In a 21st-century update on the old adage that the pen is mightier than the sword, poetry may yet prove a powerful recruit in the battle for climate justice—beginning with the poems of Craig Santos Perez, an Indigenous Chamorro whose Pacific island home of Guam is on the front lines of the climate crisis.
Perez is part of an emerging, powerful generation of young poets of colour who use their chosen medium to educate and empower those fighting against injustice and oppression—and excoriate the perpetrators. “Unlike many of his contemporaries,” Grist reports, he “extends his lens of justice to climate change and environmental destruction.”
“For Perez,” Grist notes, “climate change is inextricable from other global injustices and inequalities, including the suppression and disenfranchisement of Indigenous peoples”—a dehumanization he said can be replicated in the attitudes and language of even the most fervent non-Indigenous environmental campaigners and advocates.
Recalling Leonardo DiCaprio’s climate change documentary, Before the Flood, Perez said he “definitely wanted to question some of the racial logics and representations of the climate change movement.” He added that, “when we’re talking about representations in film or other kinds of narratives, we need to create space for a more Indigenous voice.”
Grist says Perez’ climate poems “push the reader to reconsider tired stereotypes—of Indigenous peoples as powerless victims of environmental change or as natural stewards in touch with the landscape.” While some of his work is adversarial and provocative, other pieces adopt “a gentler tone,” connecting his own and his family’s “experiences of the everyday — a walk to the garden with his wife Nalani, a trip to the movies, even the construction of a Whole Foods,” to the global ecological crisis.
“It’s this linking that poetry does so well,” writes Grist reporter Shannon Osaka. “A single poem is a lyric soundbite that can wander, driven by syntax and rhythm alone, from a child’s birthday party to a global crisis, from a movie theatre to the role of colonialism in perpetrating climate change.”
Asked whether poetry matters, Perez has no doubts. “Poetry is a powerful form to give human voice and perspectives to these very global and complicated issues,” he told Osaka. “Poetry can raise awareness, it can increase environmental literacy—it can inspire people to take action.”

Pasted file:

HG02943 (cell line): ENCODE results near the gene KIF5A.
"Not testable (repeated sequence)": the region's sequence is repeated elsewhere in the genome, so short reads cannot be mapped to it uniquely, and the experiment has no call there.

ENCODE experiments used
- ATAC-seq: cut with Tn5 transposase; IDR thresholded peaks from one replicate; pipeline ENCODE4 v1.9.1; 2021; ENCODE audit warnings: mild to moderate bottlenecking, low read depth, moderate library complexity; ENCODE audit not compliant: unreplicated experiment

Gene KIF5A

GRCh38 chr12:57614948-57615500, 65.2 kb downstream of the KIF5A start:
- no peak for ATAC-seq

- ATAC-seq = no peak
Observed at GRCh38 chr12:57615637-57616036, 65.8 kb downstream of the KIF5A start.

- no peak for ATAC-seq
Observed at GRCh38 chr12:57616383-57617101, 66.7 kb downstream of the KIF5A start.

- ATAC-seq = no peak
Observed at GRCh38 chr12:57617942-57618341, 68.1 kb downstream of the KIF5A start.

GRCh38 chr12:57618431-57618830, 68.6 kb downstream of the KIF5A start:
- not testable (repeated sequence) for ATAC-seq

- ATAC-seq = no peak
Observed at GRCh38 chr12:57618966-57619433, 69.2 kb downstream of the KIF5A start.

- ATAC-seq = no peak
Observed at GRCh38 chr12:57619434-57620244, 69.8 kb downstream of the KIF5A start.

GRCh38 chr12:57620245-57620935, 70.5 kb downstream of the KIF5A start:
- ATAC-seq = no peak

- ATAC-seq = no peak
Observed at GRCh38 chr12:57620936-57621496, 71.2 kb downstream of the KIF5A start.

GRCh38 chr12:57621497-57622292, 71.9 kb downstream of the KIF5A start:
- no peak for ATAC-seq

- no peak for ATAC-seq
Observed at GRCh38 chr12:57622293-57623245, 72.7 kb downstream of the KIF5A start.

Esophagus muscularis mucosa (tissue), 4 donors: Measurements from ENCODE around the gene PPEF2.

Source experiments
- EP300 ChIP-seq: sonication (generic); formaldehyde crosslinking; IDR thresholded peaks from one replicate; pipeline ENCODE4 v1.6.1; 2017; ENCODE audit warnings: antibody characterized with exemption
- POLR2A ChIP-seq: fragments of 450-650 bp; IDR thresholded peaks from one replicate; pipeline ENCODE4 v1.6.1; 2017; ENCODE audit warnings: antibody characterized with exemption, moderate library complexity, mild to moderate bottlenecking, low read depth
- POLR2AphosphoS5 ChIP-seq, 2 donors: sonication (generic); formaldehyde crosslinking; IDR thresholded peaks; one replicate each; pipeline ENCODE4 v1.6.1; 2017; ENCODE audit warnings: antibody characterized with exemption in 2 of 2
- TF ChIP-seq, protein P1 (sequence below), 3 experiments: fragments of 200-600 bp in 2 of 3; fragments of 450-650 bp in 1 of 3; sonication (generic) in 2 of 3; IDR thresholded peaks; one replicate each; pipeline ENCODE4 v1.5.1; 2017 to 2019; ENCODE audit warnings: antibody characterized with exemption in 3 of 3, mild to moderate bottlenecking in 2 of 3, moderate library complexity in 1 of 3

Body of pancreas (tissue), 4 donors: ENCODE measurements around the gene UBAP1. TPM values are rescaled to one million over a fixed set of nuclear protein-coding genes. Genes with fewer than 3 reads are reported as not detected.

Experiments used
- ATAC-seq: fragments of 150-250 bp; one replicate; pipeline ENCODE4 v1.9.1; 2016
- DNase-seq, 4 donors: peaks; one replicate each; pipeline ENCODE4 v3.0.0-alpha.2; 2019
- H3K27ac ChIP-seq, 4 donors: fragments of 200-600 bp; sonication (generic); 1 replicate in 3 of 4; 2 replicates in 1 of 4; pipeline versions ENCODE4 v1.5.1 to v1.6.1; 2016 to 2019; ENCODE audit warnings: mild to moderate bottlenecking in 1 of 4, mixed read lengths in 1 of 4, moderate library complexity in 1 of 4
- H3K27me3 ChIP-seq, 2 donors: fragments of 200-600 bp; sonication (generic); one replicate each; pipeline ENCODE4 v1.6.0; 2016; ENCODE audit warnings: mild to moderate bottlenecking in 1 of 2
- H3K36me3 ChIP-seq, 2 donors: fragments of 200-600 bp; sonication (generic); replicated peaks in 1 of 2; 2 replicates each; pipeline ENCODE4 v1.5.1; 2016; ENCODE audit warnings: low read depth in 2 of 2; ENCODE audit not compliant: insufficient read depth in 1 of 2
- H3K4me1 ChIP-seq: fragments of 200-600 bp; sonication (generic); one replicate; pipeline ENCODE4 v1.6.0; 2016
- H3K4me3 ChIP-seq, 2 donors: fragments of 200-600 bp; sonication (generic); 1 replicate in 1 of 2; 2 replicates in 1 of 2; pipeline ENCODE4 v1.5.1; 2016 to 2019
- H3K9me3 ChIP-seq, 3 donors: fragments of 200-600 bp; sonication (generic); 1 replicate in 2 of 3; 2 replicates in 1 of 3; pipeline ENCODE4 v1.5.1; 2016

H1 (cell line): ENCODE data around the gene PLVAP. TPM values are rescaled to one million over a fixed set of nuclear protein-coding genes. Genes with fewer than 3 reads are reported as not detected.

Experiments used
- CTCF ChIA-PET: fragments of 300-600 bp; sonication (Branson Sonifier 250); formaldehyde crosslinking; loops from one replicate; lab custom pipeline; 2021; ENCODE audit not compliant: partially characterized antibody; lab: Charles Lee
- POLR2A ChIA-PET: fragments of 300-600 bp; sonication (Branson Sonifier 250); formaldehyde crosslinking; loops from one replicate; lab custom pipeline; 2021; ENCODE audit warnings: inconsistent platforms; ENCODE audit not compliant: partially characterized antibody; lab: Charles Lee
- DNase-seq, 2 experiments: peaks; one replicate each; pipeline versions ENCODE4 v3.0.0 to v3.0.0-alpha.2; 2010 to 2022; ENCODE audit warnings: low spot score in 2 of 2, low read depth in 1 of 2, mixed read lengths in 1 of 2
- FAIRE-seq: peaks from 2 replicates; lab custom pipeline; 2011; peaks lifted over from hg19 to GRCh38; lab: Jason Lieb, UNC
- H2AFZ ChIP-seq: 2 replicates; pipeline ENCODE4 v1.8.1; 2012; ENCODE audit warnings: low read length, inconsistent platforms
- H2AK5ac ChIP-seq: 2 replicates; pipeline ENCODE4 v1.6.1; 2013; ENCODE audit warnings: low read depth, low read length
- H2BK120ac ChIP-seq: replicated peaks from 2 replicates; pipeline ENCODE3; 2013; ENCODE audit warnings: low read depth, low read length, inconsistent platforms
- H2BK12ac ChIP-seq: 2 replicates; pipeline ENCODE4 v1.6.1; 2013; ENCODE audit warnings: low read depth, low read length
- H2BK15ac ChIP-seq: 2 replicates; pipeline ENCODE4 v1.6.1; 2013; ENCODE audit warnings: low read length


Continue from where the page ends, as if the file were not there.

Osaka closes her review with “shimmering” proof that Perez know of what he speaks. Taking as its departure point the life-affirming candles on his daughter’ second birthday cake, his Rings of Fire, 2016 spins outward to other scenes where flames—from the cigarettes that killed Perez’s grandfather, to the self-immolation of a desperate refugee, to the wildfires of climate change—can deliver nothing but negation, and annihilation.
(Click through to Grist to read the poem in full.)
In Canada, meanwhile, Climate Justice Edmonton is using art in a different way, deploying paintbrushes to affirm that many Albertans are not supporters of pipeline expansions—contrary to the messaging of Big Oil. The organization’s movable art installation, People on the Path, consists of 2.4-metre painted portraits of Alberta citizens emblazoned with their own words of support for a post-carbon economy. It’ll be popping up at various points along the planned route of the Trans Mountain pipeline expansion.
CBC also issued a recent report on Leta von Graevenitz, a Saskatchewan farmer participating in an international project that seeks to use art—and copyright law—to protect natural ecosystems. With her Blued Trees Symphony (she and local children have painted decorative blue swirls on a number of trees on her property) as Exhibit A, she hopes to attract a lawyer willing to argue that “copyright laws protecting unique works of art will trump the eminent domain or expropriation laws which typically make way for pipelines and other projects.”